The first reason is the collapse of private equity.  Before August 2007, if a public company even hinted about splitting off an attractive division, the division was immediately swallowed up by Blackstone, Cerberus or their peers.  This is now impossible, because private equity firms cannot obtain cheap debt financing for acquisitions.

The second reason is slightly more complicated.  Most stocks are priced as a multiple of their earnings per share.  Many such stocks have been going down in recent months, for three reasons:

  1. Corporate earnings have stalled as consumers and businesses feel the pinch of reduced borrowing power.
  2. Pessimistic investors will no longer pay so large a multiple of earnings as before.
  3. Stocks compete with bonds.  The credit crunch has increased the amount you can earn from a bond investment, making stock yields less attractive by comparison.

How does this result in spinoffs?  Because corporate management and investors constantly seek ways to increase share value.  If the normal solution — increased profits — doesn’t work, they look for other ways.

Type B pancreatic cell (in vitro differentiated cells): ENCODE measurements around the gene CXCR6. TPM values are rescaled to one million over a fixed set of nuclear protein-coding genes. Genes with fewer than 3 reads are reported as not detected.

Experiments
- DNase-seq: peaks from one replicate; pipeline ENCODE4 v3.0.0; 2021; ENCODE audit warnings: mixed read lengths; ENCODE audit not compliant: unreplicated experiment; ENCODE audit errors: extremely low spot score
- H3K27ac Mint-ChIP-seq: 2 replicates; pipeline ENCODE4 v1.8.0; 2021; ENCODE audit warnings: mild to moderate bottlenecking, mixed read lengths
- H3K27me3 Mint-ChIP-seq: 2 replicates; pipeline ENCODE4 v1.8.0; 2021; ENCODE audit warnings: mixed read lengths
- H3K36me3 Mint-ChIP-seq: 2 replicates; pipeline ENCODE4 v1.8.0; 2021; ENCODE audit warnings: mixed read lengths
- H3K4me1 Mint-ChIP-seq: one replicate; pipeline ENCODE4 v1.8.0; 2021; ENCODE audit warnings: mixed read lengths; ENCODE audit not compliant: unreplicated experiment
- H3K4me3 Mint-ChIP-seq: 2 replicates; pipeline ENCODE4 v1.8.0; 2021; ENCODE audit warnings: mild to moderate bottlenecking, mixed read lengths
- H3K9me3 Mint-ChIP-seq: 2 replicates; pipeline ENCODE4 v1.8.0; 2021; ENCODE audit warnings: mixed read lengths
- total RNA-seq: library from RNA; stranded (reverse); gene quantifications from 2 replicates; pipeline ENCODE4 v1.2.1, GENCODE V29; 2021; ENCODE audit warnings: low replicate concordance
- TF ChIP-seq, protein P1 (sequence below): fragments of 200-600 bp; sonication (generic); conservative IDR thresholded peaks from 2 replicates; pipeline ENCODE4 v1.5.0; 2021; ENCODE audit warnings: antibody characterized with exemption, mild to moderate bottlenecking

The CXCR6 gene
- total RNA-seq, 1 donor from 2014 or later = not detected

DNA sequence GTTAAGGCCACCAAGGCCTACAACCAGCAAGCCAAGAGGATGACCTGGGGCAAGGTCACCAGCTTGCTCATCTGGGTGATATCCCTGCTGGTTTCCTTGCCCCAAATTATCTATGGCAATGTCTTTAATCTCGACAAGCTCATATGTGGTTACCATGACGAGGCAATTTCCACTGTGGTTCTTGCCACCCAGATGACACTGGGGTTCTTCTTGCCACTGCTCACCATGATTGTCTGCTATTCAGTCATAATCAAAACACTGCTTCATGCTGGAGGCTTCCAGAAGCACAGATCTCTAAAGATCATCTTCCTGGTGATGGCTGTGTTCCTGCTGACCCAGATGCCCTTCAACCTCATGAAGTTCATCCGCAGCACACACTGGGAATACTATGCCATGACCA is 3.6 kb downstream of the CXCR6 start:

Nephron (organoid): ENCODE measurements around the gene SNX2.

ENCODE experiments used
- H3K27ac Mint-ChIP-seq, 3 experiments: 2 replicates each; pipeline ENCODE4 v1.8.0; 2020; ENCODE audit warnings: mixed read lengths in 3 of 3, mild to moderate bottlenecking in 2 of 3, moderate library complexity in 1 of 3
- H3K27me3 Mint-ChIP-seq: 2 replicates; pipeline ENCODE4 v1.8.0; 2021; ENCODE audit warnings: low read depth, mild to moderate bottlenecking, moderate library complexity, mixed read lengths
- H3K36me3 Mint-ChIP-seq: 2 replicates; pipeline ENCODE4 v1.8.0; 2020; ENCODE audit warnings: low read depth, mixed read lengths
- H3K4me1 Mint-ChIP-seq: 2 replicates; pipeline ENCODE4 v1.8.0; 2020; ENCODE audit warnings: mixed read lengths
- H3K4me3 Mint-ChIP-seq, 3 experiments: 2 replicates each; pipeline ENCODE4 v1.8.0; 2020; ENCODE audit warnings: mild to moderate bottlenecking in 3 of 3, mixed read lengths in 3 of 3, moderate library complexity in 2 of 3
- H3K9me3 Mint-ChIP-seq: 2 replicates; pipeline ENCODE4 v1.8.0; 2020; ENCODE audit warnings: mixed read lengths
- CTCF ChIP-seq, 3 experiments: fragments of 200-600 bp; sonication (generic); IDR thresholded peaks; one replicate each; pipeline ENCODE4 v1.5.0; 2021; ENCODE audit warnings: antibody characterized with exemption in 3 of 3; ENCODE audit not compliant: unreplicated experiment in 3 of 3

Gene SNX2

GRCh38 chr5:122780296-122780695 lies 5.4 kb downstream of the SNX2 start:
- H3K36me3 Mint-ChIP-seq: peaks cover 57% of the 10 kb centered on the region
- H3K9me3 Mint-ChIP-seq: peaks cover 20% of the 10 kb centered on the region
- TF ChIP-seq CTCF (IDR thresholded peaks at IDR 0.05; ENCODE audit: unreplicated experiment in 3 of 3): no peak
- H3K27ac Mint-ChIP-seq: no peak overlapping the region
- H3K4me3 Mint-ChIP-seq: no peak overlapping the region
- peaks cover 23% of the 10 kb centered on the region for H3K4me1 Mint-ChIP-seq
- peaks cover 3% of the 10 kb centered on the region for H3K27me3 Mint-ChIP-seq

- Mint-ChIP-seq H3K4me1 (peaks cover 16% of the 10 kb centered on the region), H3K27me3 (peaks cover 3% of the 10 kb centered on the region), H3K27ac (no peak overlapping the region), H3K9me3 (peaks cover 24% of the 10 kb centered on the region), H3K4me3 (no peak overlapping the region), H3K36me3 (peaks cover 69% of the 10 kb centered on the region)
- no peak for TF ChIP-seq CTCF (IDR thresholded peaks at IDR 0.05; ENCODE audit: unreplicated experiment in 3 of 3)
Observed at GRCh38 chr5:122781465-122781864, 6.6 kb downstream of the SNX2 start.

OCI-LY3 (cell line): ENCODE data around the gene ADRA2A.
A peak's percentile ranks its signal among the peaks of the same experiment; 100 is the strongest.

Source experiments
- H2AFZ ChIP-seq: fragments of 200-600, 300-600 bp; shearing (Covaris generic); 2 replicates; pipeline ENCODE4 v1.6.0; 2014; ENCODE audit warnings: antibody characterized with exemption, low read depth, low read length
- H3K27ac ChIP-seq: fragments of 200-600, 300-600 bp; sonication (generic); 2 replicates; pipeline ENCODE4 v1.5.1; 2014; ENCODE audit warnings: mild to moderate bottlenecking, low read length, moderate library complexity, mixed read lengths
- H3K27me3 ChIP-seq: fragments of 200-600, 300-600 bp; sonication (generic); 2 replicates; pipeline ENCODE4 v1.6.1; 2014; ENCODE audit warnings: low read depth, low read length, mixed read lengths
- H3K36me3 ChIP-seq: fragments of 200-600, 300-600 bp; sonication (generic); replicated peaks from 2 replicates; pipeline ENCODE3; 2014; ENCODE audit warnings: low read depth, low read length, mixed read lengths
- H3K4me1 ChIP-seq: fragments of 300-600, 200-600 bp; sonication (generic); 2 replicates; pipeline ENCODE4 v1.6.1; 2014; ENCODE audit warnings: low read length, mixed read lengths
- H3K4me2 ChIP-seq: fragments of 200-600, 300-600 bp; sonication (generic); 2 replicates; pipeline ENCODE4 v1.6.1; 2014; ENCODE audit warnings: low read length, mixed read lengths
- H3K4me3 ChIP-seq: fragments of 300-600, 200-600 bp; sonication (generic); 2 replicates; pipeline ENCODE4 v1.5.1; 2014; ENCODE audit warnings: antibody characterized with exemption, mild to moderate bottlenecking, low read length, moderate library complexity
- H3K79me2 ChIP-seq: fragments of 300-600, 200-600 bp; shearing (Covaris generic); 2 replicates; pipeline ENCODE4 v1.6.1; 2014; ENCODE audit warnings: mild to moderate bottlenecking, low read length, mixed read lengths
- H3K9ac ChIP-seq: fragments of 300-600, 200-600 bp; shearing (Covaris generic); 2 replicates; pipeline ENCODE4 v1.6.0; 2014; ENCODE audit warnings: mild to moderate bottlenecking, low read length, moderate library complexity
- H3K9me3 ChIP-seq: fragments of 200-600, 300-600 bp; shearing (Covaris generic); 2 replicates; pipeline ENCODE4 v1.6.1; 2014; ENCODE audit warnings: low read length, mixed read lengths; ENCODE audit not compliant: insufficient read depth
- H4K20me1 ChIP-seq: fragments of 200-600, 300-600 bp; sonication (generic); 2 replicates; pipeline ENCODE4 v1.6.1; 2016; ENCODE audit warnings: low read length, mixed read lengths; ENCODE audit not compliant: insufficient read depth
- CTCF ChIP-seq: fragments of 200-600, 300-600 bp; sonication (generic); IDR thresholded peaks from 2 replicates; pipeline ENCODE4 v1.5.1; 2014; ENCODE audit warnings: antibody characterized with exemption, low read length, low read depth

Spinoffs fill the bill nicely, because they address two of the three issues above:

  1. Corporate earnings have been shown to grow faster post-spinoff.  This is believed to result from better management incentives:  if you increase profits as a division head within a company, you get a pat on the back, but if you do it as CEO of an independent firm, you get millions of dollars in incentive pay.
  2. Investors have been shown to pay higher earnings multiples for more easily understandable businesses.  Spinoffs increase understandability.  For example, Time Warner is a complicated conglomerate, but Time Warner Cable is simply a cable company.